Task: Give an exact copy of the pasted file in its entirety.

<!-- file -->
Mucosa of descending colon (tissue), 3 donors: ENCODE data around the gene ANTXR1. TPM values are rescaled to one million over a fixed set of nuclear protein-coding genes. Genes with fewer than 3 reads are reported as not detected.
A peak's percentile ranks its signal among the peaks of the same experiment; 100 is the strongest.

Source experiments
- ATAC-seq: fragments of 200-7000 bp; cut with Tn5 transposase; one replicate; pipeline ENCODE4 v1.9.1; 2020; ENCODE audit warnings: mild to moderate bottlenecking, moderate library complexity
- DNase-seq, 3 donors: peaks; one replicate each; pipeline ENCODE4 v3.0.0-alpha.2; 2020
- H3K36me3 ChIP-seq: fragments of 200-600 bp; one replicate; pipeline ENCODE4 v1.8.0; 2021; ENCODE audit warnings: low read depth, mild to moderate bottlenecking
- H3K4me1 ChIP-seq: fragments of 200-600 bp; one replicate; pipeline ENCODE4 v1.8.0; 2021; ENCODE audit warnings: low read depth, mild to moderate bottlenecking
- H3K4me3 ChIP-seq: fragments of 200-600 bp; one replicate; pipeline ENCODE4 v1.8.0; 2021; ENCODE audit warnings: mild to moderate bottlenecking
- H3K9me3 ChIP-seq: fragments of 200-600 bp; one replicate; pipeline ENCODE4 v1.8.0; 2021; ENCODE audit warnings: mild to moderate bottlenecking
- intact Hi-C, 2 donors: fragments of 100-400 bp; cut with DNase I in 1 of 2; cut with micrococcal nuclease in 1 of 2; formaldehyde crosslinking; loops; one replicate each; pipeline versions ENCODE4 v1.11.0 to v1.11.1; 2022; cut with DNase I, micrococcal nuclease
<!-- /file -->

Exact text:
Mucosa of descending colon (tissue), 3 donors: ENCODE data around the gene ANTXR1. TPM values are rescaled to one million over a fixed set of nuclear protein-coding genes. Genes with fewer than 3 reads are reported as not detected.
A peak's percentile ranks its signal among the peaks of the same experiment; 100 is the strongest.

Source experiments
- ATAC-seq: fragments of 200-7000 bp; cut with Tn5 transposase; one replicate; pipeline ENCODE4 v1.9.1; 2020; ENCODE audit warnings: mild to moderate bottlenecking, moderate library complexity
- DNase-seq, 3 donors: peaks; one replicate each; pipeline ENCODE4 v3.0.0-alpha.2; 2020
- H3K36me3 ChIP-seq: fragments of 200-600 bp; one replicate; pipeline ENCODE4 v1.8.0; 2021; ENCODE audit warnings: low read depth, mild to moderate bottlenecking
- H3K4me1 ChIP-seq: fragments of 200-600 bp; one replicate; pipeline ENCODE4 v1.8.0; 2021; ENCODE audit warnings: low read depth, mild to moderate bottlenecking
- H3K4me3 ChIP-seq: fragments of 200-600 bp; one replicate; pipeline ENCODE4 v1.8.0; 2021; ENCODE audit warnings: mild to moderate bottlenecking
- H3K9me3 ChIP-seq: fragments of 200-600 bp; one replicate; pipeline ENCODE4 v1.8.0; 2021; ENCODE audit warnings: mild to moderate bottlenecking
- intact Hi-C, 2 donors: fragments of 100-400 bp; cut with DNase I in 1 of 2; cut with micrococcal nuclease in 1 of 2; formaldehyde crosslinking; loops; one replicate each; pipeline versions ENCODE4 v1.11.0 to v1.11.1; 2022; cut with DNase I, micrococcal nuclease